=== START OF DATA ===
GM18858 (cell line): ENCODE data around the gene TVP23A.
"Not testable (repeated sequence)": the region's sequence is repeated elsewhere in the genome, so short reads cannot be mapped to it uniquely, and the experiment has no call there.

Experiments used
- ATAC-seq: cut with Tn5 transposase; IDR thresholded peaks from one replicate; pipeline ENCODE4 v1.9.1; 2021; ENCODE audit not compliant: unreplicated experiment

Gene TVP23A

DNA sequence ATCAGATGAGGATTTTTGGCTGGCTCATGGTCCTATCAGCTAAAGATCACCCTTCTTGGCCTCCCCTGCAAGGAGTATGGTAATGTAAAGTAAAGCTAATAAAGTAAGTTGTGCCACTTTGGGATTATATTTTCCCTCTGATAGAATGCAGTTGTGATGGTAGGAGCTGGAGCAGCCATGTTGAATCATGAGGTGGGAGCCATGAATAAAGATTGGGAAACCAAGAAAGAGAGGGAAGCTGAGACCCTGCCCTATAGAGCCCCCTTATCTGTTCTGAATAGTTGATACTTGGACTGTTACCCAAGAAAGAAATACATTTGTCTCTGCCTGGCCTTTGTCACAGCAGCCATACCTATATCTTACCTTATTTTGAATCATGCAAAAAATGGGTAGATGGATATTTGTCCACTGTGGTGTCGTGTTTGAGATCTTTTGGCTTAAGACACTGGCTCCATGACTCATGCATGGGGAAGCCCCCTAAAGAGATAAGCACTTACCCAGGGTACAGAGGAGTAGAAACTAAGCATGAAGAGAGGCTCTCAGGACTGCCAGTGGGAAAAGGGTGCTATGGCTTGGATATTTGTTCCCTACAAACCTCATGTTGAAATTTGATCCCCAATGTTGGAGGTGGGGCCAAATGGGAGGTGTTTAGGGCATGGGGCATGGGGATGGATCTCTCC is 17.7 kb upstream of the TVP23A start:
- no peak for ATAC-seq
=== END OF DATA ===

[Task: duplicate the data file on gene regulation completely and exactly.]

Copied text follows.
GM18858 (cell line): ENCODE data around the gene TVP23A.
"Not testable (repeated sequence)": the region's sequence is repeated elsewhere in the genome, so short reads cannot be mapped to it uniquely, and the experiment has no call there.

Experiments used
- ATAC-seq: cut with Tn5 transposase; IDR thresholded peaks from one replicate; pipeline ENCODE4 v1.9.1; 2021; ENCODE audit not compliant: unreplicated experiment

Gene TVP23A

DNA sequence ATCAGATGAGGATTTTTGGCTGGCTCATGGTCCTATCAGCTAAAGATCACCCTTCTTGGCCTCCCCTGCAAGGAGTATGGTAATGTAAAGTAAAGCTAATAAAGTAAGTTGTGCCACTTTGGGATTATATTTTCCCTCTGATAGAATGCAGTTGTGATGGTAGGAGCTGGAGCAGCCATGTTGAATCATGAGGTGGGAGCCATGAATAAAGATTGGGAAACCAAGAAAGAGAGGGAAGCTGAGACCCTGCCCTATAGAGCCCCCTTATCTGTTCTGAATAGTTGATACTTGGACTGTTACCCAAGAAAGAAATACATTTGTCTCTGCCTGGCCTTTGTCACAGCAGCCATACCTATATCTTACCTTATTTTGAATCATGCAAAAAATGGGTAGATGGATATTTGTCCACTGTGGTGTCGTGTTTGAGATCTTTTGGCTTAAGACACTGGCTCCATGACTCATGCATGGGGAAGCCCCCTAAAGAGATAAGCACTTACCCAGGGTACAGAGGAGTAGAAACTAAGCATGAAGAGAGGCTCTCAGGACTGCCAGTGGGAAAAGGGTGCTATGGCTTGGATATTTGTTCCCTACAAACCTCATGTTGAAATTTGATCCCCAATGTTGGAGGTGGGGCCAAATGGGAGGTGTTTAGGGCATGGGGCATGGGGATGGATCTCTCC is 17.7 kb upstream of the TVP23A start:
- no peak for ATAC-seq